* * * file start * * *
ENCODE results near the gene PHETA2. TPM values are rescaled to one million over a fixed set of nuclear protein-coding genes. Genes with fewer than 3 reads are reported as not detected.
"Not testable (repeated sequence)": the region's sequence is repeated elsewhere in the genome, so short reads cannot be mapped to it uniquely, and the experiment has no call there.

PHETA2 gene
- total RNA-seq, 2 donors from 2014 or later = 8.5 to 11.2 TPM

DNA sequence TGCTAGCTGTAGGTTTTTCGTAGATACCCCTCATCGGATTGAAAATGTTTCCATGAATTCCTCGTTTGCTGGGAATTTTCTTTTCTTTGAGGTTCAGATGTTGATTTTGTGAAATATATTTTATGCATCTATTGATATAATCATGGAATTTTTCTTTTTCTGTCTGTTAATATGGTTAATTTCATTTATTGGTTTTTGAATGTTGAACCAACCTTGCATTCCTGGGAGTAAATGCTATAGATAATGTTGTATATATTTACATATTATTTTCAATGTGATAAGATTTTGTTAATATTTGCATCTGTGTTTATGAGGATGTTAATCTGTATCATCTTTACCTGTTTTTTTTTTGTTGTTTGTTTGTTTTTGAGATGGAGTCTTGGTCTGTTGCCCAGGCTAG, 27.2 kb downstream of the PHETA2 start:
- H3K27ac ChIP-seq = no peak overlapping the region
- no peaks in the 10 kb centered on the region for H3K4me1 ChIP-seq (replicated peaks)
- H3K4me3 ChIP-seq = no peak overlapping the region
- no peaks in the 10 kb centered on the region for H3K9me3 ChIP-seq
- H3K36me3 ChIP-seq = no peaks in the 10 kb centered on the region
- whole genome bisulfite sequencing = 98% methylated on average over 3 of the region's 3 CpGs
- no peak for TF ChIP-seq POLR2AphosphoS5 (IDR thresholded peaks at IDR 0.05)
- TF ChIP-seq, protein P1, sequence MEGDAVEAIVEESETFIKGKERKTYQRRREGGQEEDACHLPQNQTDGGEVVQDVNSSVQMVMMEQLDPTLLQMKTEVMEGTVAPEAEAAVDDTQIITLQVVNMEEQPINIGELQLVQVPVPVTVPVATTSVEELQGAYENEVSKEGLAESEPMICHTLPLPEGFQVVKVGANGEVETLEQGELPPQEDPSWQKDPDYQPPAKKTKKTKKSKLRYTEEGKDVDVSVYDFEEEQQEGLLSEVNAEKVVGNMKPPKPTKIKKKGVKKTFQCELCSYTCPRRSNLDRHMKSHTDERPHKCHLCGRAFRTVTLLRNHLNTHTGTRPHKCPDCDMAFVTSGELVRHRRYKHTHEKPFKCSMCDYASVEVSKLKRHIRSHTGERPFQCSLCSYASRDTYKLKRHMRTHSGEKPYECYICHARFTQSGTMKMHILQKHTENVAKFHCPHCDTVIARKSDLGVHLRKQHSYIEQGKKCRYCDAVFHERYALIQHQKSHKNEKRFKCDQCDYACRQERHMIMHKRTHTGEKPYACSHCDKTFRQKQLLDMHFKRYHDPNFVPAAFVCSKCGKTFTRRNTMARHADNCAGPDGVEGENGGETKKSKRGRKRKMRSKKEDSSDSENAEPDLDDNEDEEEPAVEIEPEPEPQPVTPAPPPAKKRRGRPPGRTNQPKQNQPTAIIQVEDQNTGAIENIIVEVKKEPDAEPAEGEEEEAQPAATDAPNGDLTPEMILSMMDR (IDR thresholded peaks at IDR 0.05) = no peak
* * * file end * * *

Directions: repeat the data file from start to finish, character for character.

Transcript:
ENCODE results near the gene PHETA2. TPM values are rescaled to one million over a fixed set of nuclear protein-coding genes. Genes with fewer than 3 reads are reported as not detected.
"Not testable (repeated sequence)": the region's sequence is repeated elsewhere in the genome, so short reads cannot be mapped to it uniquely, and the experiment has no call there.

PHETA2 gene
- total RNA-seq, 2 donors from 2014 or later = 8.5 to 11.2 TPM

DNA sequence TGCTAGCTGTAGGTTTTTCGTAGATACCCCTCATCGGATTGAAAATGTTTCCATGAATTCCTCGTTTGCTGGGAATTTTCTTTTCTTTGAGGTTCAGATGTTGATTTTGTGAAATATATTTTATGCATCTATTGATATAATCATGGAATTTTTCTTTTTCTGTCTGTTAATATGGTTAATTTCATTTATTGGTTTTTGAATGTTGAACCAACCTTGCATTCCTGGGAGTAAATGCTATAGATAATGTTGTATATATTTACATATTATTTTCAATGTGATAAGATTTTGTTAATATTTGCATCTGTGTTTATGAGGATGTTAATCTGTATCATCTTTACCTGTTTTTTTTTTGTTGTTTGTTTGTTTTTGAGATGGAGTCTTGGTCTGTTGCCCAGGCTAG, 27.2 kb downstream of the PHETA2 start:
- H3K27ac ChIP-seq = no peak overlapping the region
- no peaks in the 10 kb centered on the region for H3K4me1 ChIP-seq (replicated peaks)
- H3K4me3 ChIP-seq = no peak overlapping the region
- no peaks in the 10 kb centered on the region for H3K9me3 ChIP-seq
- H3K36me3 ChIP-seq = no peaks in the 10 kb centered on the region
- whole genome bisulfite sequencing = 98% methylated on average over 3 of the region's 3 CpGs
- no peak for TF ChIP-seq POLR2AphosphoS5 (IDR thresholded peaks at IDR 0.05)
- TF ChIP-seq, protein P1, sequence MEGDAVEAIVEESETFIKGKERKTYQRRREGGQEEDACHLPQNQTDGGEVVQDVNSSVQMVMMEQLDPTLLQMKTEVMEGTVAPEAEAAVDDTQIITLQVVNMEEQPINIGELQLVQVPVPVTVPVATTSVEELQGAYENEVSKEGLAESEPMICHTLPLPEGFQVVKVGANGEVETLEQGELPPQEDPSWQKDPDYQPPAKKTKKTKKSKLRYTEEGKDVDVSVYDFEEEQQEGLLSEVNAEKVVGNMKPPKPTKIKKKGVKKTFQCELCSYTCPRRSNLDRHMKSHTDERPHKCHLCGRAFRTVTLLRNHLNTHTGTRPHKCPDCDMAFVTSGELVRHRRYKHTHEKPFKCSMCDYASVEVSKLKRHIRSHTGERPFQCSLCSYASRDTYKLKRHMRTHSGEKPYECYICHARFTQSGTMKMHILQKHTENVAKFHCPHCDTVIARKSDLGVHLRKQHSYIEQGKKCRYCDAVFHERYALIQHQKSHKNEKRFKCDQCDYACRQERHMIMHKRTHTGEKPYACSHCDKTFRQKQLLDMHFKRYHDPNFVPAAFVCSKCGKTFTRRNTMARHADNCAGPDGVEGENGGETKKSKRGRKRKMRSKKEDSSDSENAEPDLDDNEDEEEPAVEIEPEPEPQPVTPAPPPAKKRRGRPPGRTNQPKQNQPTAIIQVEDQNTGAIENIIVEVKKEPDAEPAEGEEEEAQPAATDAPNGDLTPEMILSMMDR (IDR thresholded peaks at IDR 0.05) = no peak